One aim of this essay is to contribute to understanding aesthetic communication—the process by which agents aim to convey thoughts and transmit knowledge about aesthetic matters to others. Our focus will be on the use of aesthetic adjectives in aesthetic communication. Although theorists working on the semantics of adjectives have developed sophisticated theories about gradable adjectives, they have tended to avoid studying aesthetic adjectives—the class of adjectives that play a central role in expressing aesthetic (...)
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  20. Agency and aesthetic identity.Kenneth Walden - 2023 - Philosophical Studies 180 (12):3253-3277.
    Schiller says that “it is only through beauty that man makes his way to freedom.” Here I attempt to defend a claim in the same spirit as Schiller’s but by different means. My thesis is that a person’s autonomous agency depends on their adopting an aesthetic identity. To act, we need to don contingent features of agency, things that structure our practical thought and explain what we do in very general terms but are neither universal nor necessary features of (...)
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  21. Aesthetic Supererogation.Alfred Archer & Lauren Ware - 2017 - Estetika: The European Journal of Aesthetics 54 (1):102-116.
    Many aestheticians and ethicists are interested in the similarities and connections between aesthetics and ethics (Nussbaum 1990; Foot 2002; Gaut 2007). One way in which some have suggested the two domains are different is that in ethics there exist obligations while in aesthetics there do not (Hampshire 1954). However, Marcia Muelder Eaton has argued that there is good reason to think that aesthetic obligations do exist (Eaton 2008). We will explore the nature of these obligations by asking whether acts (...)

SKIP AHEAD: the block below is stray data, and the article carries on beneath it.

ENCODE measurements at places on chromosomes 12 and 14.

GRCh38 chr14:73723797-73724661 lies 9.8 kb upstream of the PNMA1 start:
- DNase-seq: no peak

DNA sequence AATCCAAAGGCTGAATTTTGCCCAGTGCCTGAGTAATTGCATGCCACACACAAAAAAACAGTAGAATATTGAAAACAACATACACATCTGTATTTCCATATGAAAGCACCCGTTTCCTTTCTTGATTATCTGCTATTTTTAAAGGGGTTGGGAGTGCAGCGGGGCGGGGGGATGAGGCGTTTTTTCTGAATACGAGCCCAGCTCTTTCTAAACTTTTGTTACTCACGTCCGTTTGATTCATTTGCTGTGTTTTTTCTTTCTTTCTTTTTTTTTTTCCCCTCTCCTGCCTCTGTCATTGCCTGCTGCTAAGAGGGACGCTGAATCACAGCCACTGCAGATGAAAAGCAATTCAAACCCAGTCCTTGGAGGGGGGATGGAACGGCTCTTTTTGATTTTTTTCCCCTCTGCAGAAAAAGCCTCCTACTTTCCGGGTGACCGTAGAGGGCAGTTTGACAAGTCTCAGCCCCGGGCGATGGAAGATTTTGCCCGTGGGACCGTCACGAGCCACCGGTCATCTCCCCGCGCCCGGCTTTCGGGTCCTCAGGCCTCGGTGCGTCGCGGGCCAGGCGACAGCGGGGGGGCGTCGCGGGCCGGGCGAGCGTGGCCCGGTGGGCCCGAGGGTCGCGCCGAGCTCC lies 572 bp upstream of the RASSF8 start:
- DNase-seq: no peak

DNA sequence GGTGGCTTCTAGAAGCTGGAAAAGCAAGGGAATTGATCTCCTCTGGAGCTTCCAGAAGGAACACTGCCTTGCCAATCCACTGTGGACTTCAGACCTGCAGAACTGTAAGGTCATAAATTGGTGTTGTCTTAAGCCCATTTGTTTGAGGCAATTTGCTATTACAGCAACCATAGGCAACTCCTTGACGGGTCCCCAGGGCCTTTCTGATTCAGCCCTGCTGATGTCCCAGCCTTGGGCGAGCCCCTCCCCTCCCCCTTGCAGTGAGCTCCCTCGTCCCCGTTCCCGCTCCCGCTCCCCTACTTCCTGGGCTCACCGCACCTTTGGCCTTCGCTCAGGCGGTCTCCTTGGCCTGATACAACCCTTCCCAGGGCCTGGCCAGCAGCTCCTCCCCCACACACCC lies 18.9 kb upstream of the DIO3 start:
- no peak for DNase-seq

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  22. The aesthetic stance - on the conditions and consequences of becoming a beholder.Maria Brincker - 2015 - In Alfonsina Scarinzi (ed.), Aesthetics and the Embodied Mind: Beyond Art Theory and the Cartesian Mind-Body Dichotomy. Springer. pp. 117-138.
    What does it mean to be an aesthetic beholder? Is it different than simply being a perceiver? Most theories of aesthetic perception focus on 1) features of the perceived object and its presentation or 2) on psychological evaluative or emotional responses and intentions of perceiver and artist. In this chapter I propose that we need to look at the process of engaged perception itself, and further that this temporal process of be- coming a beholder must be understood in (...)